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At Prospects Challenge in Buffalo, Bruins hopefuls look to seize the opportunity

Luke Toporowski scored twice on Friday as the Bruins' prospects defeated their Penguins counterparts, 4-2.Matthew Healey for The Boston Globe

BUFFALO — The Bruins’ kiddie conveyor belt continued to whir Saturday in the Prospects Challenge, with a couple dozen teens and young 20-somethings hoping to catch the eye of general manager Don Sweeney and the rest of management.

Yes, there are jobs, big-time, good-paying varsity jobs, up for grabs in advance of the NHL season. Opportunity. This is the time and this is the place, and that was precisely the message they all heard as they boarded the bus for the drive here Thursday.

“You can’t keep yourself out of the National Hockey League,” Sweeney mused Friday as the hopes-and-dreams weekend got underway. “If you’re good enough to play, you’re going to play, and you should play.”


Top centers Patrice Bergeron and David Krejci have retired. Fellow forwards Taylor Hall and Nick Foligno have moved on to Chicago via trade. Key defenseman Connor Clifton got himself a big, fat paycheck with the Sabres. The hands of time and change hit the Bruins like Marvin Hagler jabs and uppercuts this summer.

After a record-setting 65-win regular season, coach Jim Montgomery has spots to fill and Sweeney et al would be only too happy if someone here has kicked a hole through the dasher boards before the ride back to Brighton on Monday.

“That’s the message, ‘Just go kick it down,’ ” said Sweeney, sharing what he told his group of WannaBs prior to the tournament. “If you’re good enough, make yourself valuable enough. No one cares where you came from, where you grew up as a player. You’re here, and the question is, ‘Are you a player for me now?’ ”

On Friday, in a 4-2 win over a collection of Penguins freshmen, it was clear that Luke Toporowski and Brett Harrison got the message. Each forward potted a pair of goals, and camp invitee William Rousseau blocked 19 shots in net.


Here in the world of go-out-and-make-something-happen, all three took a tiny step toward perhaps getting an invitation to Wednesday’s varsity camp in Brighton. A long shot for all, true, but rookie camp is nothing if not for dreams.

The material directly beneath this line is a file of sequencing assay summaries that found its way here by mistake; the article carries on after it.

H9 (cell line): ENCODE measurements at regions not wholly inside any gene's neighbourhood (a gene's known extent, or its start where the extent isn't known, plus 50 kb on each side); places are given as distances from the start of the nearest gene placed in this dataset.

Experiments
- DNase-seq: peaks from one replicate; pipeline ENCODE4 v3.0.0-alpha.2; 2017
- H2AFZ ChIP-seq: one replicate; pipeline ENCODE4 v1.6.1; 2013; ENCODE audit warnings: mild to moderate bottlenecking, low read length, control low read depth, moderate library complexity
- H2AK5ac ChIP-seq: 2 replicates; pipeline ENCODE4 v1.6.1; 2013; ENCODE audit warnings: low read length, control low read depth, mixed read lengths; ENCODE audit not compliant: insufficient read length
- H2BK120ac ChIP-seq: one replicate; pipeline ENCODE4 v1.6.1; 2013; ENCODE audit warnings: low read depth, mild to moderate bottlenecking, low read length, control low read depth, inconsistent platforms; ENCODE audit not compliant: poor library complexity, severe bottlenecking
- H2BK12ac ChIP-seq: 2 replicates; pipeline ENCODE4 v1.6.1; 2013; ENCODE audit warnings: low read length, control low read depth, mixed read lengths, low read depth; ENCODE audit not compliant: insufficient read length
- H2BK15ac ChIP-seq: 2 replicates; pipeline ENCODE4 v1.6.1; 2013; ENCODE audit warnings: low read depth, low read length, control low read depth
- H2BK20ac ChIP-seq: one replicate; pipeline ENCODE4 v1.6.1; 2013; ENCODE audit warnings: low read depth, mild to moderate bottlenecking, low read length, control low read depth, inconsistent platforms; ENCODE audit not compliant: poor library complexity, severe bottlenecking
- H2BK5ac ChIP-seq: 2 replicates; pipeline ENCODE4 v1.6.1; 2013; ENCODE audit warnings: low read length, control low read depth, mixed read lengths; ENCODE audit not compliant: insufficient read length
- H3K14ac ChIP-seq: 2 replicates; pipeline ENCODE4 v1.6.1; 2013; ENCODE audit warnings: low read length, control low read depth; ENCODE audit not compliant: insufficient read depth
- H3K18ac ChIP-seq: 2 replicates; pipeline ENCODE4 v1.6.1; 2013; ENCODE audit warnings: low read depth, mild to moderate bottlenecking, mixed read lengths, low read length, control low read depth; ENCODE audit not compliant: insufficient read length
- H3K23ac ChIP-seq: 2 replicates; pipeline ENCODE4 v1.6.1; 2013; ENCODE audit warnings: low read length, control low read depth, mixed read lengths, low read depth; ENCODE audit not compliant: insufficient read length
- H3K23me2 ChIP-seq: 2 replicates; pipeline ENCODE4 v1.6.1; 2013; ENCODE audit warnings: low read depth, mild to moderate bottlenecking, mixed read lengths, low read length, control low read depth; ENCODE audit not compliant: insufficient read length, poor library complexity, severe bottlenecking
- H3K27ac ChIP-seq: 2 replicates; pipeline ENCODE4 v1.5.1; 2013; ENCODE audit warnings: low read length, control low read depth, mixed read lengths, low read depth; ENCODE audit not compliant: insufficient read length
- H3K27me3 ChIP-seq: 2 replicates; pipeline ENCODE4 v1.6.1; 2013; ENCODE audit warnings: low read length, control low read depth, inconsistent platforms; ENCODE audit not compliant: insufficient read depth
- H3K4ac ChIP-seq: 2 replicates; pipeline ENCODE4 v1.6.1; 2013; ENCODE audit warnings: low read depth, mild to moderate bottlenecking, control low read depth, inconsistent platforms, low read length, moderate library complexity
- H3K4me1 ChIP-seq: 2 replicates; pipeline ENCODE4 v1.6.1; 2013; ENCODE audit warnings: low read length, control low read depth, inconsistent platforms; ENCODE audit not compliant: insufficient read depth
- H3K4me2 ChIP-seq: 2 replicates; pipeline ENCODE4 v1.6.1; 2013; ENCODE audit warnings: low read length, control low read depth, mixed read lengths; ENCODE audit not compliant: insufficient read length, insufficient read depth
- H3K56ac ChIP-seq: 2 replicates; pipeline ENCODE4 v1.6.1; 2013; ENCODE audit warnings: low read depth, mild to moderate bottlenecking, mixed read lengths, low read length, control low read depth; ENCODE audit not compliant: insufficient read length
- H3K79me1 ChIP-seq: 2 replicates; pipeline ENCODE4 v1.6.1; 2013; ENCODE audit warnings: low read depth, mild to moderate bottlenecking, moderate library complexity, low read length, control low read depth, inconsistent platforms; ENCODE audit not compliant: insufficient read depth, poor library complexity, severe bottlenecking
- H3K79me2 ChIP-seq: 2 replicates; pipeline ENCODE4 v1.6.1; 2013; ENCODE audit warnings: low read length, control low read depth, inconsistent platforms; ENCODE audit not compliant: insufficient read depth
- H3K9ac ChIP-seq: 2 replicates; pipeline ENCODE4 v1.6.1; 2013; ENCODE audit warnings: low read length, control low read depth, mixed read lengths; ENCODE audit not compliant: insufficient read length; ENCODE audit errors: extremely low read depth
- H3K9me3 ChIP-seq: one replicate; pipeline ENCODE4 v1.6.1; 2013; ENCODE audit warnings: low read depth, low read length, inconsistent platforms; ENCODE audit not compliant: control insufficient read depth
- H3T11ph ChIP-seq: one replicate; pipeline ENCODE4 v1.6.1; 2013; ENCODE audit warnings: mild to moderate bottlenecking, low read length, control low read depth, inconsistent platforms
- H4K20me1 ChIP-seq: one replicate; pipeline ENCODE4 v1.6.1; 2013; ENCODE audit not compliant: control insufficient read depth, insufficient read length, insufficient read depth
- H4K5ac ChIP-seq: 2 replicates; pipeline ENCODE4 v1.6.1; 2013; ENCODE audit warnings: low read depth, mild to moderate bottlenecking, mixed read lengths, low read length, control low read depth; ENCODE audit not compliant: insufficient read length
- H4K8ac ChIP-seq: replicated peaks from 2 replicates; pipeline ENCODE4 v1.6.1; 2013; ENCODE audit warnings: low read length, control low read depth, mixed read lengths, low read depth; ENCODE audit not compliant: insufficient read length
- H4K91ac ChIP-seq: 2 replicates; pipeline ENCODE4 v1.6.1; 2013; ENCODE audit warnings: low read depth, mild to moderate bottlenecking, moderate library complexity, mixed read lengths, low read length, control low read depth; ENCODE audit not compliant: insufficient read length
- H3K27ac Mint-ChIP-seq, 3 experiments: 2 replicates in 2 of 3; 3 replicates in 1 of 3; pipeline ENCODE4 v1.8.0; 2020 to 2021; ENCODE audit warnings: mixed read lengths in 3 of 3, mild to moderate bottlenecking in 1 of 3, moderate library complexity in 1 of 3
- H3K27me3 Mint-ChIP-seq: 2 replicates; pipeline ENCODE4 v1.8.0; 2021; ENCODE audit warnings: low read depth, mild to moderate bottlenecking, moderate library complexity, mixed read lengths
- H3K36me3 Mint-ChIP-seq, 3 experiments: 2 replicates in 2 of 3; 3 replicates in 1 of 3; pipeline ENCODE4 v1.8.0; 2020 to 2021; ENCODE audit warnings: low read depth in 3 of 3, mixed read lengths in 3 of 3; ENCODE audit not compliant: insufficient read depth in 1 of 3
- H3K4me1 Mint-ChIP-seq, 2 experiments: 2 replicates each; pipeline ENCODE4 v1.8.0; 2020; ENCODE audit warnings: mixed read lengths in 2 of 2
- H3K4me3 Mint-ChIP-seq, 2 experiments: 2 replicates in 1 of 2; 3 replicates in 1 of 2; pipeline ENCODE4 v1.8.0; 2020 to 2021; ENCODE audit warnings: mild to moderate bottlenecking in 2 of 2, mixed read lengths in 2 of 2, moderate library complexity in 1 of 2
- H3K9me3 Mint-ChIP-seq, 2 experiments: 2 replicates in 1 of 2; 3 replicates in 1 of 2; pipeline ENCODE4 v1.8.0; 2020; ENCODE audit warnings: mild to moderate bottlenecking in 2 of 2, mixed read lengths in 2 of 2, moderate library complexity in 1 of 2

Sweeney, now eight years on the job as GM, took some of the air out of the kids’ aspirational balloons around July 1 free agency when he signed veterans Milan Lucic, James van Riemsdyk, and Kevin Shattenkirk to one-year, low-budget deals. All three have been penciled into the opening night lineup Oct. 11 at the Garden against the Blackhawks.

The kids can afford to dream and many, if not most, perform here with the safety net of AHL Providence beneath their feet. But Sweeney, once the Harvard kid who did the door-kicking himself, risked a total freefall for the franchise had he not acted promptly in the UFA market to cover the inevitable roster holes with bona fide NHL talent.

Lucic, a fan favorite for his fire and fury when breaking in with the Bruins as a rookie, will bolster the bottom six. His legendary muscle, though needed infrequently in today’s game, brings aid and comfort to everyone up and down the lineup. Every night the Capitals are on the dance card, Lucic will be the guy to answer all Tom Wilson invitations.

Van Riemsdyk’s hands are of a different sort. He has the size (6 feet 3 inches, 210 pounds) and mitts to start in a top-six role and roll out on the No. 1 power-play unit. He has a particular knack for putting away pucks with a long stick from short distance around the crease.


Shattenkirk put his name on the Stanley Cup with the Lightning in 2020, less than a year after being bought out by the Rangers. Now 34, the ex-Boston University point man could be the No. 2 power-play quarterback on the back line and could push fellow ex-Terrier Charlie McAvoy for No. 1 duty.

For more potential depth, veteran wingers Danton Heinen and Alex Chiasson accepted PTOs and will report Wednesday for what amounts to atwo- to three-week shot at remaining in the big time. While the kids here all believe they have time on their side, Heinen and Chiasson have seen the sand slip through the hourglass. They are Butch and Sundance, looking to grab a bag of cash, hoping their time’s not over.

So, yes, there are jobs here, and that’s been made clear to every kid. It’s that way every September. Their first task is to make an impression, get a ticket to Warrior Arena this coming week, then hope to bump the likes of Lucic, van Riemsdyk, Shattenkirk, or maybe Heinen and Chiasson off the job.

“You want people saying the right things about you,” said Providence coach Ryan Mougenel, in charge of the prospects bench. “Players get limited viewings in front of [the front office], so if you can leave a real strong impression with the brass ahead of camp, that’s real important. So I just stress to them: Every time you get an opportunity to build your brand, it’s important you play the right way. It might be something as small as hunting the puck on a backcheck that maybe [Sweeney] or [Montgomery] sees it and takes a shining to. Sometimes that gets lost when we’re talking about goals and assists.”


The kids come and go. The conveyor belt never stops.

“If you’re good enough to play . . . ” said Sweeney.

No time like the present to prove you’re part of the future.

Kevin Paul Dupont can be reached at